Snapchat is an app that lets you easily talk with friends, view Live Stories from around the world, and explore news in Discover. With safety as a priority, Snapchat is deliberately built differently than traditional social media. Unlike other platforms, Snapchat doesn’t allow public comments, and their default settings mean a Snapchatter can only receive messages from people who they’ve added as a Friend. Checkout their extensive parent guide, community guidelines or subscribe to their in-app Safety Snapshot channel to learn more about the app and how to make sure your child is staying safe on Snapchat. You can also reach out to their safety team via their support site.
BeReal is a social media platform which notifies all of its users at the same time to share a photo of what they are doing in that exact moment. The app was created to promote authenticity on social media, in contrast to highly edited and often unrealistic media on apps such as Instagram and TikTok. BeReal photos can only be seen by users’ friends, and the app allows users to share reactions and comments to their friends’ photos. All BeReal photos are saved in users’ ‘memories’ section, allowing them to view previously BeReal photos. If users wish to remove friends, delete a BeReal, or delete a Memory, they can do so in the BeReal Help Center.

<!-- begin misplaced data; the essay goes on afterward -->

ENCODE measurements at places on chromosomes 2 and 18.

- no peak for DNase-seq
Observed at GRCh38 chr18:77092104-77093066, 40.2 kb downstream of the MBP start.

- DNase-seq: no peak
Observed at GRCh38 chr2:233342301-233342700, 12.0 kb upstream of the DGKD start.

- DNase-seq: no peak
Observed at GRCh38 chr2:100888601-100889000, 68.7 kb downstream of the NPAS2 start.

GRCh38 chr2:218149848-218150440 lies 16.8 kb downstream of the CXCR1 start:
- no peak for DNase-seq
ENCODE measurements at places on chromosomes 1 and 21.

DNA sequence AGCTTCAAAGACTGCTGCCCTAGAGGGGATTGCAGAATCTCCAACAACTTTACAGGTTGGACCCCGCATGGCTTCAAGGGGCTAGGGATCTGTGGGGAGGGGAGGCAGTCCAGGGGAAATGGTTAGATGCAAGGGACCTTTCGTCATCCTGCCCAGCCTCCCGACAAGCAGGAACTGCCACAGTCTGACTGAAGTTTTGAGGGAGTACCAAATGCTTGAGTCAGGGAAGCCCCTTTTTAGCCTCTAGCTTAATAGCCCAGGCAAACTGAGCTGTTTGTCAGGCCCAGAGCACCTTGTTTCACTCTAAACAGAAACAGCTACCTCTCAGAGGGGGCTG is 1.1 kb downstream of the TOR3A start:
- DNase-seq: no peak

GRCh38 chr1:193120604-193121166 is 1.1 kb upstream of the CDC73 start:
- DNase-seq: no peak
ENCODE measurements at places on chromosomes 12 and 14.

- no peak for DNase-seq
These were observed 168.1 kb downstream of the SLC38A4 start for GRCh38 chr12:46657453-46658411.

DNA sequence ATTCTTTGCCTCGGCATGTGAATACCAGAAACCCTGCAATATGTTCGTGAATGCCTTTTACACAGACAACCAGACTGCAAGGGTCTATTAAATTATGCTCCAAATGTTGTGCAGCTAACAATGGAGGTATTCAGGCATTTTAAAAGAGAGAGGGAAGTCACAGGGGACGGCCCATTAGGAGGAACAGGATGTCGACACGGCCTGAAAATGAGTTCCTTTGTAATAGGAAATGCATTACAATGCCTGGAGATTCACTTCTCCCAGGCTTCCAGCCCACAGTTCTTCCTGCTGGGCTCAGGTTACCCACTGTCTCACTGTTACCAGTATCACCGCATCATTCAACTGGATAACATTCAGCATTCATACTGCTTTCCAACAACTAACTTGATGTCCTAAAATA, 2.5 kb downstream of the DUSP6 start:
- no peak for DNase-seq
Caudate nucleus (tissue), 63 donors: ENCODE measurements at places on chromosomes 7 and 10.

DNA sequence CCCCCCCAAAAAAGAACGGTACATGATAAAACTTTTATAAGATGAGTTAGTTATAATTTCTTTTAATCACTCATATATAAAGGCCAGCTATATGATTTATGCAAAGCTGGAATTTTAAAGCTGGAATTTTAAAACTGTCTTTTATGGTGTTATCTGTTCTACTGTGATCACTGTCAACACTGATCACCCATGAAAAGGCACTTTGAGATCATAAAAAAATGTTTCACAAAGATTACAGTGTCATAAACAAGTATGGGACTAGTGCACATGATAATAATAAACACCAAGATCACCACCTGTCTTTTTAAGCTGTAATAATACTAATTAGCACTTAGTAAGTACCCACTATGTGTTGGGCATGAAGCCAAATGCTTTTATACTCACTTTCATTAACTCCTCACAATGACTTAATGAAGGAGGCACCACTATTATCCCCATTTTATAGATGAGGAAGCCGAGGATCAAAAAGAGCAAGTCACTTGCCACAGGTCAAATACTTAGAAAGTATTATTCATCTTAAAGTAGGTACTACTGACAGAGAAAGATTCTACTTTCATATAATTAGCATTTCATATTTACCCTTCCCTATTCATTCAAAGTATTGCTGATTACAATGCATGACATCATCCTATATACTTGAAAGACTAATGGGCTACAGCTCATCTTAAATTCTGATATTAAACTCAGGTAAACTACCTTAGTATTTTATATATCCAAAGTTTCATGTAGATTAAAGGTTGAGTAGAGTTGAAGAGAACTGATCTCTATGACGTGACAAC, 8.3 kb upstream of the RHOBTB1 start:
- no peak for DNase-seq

This is a visual platform that allows users to share images, live stories as well as live video content. Instagram offers a comprehensive guide for parents of how to check their kids privacy settings
Roblox has become a popular game among young users. In a multiplayer environment, Roblox allows users to create their own games, while also playing games created by others. Through the open chat feature, users can communicate with each other with chats being automatically monitored for inappropriate content or any reference to personal information. Parents and caregivers are encouraged to review the Kid Safety and Community Guidelines, as well as set additional safety settings and monitor interactions.
Minecraft is a ‘choose-your-own-adventure’ game available on both PC/Mac and mobile devices. Users are able to construct their own world, either in Creative or Survival Mode, and explore this ‘world’ with friends. In addition to being fun, Minecraft has been recognized for its unique learning benefits, encouraging players to think creatively and practice their math and science skills. To keep users safe while playing, newer versions of Minecraft include the ability to report players, block or hide messages through the Social Interactions page, and disable the chat and multiplayer features. Caregivers can also select specific servers that have been vetted specifically for kids.
Intended for kids under the age of 13, Messenger Kids is a free app created by Facebook offering young users the opportunity to connect with friends and family in a more limited environment. Operated through the Facebook account of a parent or caregiver, all interactions and activities can be monitored and managed.